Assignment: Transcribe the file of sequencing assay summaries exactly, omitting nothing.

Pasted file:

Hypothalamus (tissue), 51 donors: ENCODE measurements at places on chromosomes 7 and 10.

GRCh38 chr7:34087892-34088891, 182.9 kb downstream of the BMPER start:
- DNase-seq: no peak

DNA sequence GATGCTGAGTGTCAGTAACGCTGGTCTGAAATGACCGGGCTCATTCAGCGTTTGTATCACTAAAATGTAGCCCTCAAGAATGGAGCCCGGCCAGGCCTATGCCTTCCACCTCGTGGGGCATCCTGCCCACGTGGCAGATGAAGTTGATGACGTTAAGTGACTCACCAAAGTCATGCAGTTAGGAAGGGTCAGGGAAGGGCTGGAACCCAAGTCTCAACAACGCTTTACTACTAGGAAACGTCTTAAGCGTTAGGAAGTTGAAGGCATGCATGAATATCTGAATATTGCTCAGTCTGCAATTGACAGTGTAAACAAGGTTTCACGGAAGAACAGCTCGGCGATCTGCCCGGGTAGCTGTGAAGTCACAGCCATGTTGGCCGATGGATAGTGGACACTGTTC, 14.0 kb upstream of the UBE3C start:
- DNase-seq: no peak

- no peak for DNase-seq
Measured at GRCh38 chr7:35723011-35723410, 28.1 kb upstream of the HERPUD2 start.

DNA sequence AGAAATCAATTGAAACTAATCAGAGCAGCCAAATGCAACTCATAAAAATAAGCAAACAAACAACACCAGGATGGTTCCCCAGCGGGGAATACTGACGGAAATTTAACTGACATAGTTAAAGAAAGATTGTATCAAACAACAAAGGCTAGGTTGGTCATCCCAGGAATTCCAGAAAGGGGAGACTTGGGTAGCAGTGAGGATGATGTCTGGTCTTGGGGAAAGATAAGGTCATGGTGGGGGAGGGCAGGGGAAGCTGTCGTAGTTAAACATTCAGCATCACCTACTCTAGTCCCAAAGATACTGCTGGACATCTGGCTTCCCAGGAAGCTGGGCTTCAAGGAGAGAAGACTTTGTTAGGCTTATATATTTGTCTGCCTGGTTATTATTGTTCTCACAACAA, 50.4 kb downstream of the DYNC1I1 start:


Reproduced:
Hypothalamus (tissue), 51 donors: ENCODE measurements at places on chromosomes 7 and 10.

GRCh38 chr7:34087892-34088891, 182.9 kb downstream of the BMPER start:
- DNase-seq: no peak

DNA sequence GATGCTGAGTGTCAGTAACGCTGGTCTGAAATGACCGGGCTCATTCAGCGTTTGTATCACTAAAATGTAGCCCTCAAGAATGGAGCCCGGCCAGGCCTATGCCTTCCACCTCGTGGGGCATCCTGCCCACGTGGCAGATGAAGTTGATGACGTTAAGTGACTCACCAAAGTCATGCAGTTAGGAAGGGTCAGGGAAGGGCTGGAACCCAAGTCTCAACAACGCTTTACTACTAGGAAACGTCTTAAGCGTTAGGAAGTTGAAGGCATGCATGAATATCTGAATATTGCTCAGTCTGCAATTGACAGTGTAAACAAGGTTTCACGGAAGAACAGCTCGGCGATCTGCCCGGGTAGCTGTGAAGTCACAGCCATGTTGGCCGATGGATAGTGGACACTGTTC, 14.0 kb upstream of the UBE3C start:
- DNase-seq: no peak

- no peak for DNase-seq
Measured at GRCh38 chr7:35723011-35723410, 28.1 kb upstream of the HERPUD2 start.

DNA sequence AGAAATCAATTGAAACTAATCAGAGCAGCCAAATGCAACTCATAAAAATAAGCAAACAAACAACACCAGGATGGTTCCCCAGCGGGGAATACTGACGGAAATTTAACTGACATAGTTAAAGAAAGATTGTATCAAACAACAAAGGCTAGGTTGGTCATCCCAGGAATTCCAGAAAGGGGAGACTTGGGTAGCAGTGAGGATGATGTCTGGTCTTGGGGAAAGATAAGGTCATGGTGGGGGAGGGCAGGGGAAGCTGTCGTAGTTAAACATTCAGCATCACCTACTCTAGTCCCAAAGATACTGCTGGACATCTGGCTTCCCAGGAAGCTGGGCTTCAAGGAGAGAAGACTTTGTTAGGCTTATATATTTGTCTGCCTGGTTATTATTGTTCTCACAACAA, 50.4 kb downstream of the DYNC1I1 start: